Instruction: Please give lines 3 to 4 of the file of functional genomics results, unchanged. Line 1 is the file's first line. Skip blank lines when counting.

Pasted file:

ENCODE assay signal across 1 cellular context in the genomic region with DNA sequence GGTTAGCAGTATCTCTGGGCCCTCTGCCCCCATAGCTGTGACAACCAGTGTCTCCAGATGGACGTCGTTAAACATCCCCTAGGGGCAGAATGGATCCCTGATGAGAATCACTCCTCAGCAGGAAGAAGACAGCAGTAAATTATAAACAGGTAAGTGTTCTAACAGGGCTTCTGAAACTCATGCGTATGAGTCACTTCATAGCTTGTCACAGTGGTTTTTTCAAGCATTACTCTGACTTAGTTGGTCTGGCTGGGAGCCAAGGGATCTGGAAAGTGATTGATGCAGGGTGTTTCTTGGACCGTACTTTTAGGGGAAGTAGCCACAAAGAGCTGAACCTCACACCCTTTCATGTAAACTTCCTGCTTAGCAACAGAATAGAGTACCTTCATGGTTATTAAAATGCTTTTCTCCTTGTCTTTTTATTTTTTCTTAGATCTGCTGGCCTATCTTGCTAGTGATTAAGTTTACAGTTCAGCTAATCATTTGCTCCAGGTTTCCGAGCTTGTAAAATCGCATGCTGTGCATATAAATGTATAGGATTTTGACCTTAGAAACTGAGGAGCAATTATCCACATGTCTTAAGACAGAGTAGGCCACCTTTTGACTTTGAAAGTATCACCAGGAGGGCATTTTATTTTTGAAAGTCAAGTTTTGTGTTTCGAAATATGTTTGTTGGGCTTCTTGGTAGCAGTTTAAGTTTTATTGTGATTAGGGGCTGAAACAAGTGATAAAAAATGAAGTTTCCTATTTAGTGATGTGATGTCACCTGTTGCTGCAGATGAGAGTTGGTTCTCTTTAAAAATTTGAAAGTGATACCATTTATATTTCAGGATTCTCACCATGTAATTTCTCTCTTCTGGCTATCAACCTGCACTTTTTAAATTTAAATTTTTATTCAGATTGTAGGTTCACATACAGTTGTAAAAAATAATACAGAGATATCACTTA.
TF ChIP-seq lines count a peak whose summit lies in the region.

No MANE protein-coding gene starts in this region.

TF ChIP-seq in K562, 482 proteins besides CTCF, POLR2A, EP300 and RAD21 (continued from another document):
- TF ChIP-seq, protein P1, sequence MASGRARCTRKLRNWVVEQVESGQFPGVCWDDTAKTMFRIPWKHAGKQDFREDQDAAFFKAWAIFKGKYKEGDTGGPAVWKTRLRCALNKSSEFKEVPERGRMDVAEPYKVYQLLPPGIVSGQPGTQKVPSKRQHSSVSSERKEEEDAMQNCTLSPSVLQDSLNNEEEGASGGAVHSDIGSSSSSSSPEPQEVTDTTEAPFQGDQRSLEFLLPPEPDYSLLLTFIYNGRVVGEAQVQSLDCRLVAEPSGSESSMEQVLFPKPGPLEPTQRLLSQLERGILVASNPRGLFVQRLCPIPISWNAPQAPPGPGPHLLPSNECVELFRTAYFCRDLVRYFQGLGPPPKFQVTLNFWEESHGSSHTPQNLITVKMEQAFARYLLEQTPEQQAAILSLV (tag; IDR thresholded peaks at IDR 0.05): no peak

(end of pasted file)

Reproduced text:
No MANE protein-coding gene starts in this region.

TF ChIP-seq in K562, 482 proteins besides CTCF, POLR2A, EP300 and RAD21 (continued from another document):